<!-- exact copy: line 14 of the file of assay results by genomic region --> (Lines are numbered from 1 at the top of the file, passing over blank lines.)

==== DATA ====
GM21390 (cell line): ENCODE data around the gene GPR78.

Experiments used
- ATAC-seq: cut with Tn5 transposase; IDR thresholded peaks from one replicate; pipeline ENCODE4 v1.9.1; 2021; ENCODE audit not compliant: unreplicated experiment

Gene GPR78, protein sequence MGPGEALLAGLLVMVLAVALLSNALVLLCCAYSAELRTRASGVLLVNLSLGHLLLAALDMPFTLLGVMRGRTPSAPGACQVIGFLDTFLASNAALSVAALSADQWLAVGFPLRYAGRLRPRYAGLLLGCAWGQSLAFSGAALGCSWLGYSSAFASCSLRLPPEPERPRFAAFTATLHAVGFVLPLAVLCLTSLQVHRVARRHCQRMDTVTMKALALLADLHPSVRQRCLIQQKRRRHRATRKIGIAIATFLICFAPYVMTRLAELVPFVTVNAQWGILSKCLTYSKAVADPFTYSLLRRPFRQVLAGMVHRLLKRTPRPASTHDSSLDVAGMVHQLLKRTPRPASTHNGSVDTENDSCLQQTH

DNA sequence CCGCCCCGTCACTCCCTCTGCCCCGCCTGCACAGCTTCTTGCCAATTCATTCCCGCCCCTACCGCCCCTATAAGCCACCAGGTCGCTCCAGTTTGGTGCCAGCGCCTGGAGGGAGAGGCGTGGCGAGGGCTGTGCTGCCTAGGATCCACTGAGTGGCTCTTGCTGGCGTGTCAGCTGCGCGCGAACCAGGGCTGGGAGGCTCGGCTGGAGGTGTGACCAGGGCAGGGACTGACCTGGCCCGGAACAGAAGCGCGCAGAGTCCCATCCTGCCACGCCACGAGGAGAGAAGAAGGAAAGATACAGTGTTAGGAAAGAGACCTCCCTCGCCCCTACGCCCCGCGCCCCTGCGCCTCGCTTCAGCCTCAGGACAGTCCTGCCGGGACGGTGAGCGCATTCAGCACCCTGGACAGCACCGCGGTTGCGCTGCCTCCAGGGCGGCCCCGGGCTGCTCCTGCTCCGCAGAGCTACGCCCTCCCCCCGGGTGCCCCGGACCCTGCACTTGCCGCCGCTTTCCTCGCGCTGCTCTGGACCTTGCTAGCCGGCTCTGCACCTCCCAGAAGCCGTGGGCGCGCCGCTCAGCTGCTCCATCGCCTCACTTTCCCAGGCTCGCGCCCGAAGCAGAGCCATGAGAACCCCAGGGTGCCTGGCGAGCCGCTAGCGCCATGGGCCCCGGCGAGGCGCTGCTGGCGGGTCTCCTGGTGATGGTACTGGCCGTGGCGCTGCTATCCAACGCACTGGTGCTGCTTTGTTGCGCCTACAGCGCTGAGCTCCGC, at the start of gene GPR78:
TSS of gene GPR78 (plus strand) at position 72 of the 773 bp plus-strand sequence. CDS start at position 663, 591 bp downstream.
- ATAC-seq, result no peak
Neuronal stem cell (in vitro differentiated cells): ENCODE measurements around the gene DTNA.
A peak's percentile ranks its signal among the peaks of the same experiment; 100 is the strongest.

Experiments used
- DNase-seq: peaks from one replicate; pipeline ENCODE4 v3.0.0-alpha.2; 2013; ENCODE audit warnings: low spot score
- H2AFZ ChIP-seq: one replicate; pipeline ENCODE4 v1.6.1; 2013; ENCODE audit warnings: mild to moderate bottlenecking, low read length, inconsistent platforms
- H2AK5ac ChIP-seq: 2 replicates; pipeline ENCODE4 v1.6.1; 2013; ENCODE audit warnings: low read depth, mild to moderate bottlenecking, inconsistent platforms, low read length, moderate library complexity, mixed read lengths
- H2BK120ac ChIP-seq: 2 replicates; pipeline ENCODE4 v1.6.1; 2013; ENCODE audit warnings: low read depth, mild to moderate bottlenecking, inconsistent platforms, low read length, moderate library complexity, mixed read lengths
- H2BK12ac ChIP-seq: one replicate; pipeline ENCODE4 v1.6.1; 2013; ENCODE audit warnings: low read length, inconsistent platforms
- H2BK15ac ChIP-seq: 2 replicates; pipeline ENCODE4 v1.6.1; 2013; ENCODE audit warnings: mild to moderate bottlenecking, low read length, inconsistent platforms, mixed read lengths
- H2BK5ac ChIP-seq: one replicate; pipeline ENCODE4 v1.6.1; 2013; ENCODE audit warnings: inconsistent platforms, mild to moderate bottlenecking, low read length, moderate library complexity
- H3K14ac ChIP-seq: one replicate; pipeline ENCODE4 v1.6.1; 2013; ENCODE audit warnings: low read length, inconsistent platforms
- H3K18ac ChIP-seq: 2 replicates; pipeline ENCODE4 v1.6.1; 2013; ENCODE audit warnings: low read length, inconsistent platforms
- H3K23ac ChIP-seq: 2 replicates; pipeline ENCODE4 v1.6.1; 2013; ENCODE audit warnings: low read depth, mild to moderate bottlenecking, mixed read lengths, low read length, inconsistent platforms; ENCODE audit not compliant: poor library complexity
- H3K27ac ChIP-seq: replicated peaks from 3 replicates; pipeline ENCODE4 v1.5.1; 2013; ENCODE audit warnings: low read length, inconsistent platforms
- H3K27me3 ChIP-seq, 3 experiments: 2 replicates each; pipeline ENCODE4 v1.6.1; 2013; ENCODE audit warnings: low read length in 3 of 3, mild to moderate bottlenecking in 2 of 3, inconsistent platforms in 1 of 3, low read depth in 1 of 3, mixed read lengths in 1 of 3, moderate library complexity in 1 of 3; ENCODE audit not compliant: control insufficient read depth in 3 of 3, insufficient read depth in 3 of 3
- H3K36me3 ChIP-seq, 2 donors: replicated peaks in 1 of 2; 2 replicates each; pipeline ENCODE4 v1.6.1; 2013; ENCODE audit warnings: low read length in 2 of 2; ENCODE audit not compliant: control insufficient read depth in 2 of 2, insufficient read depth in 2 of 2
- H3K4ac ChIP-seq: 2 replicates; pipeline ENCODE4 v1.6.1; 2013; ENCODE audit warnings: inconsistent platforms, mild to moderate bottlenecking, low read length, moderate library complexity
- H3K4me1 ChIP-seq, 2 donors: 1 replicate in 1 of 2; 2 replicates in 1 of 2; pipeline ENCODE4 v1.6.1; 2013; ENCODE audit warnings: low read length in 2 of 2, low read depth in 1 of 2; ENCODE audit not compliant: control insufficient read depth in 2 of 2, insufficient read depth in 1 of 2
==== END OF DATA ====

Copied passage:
- H2BK120ac ChIP-seq: 2 replicates; pipeline ENCODE4 v1.6.1; 2013; ENCODE audit warnings: low read depth, mild to moderate bottlenecking, inconsistent platforms, low read length, moderate library complexity, mixed read lengths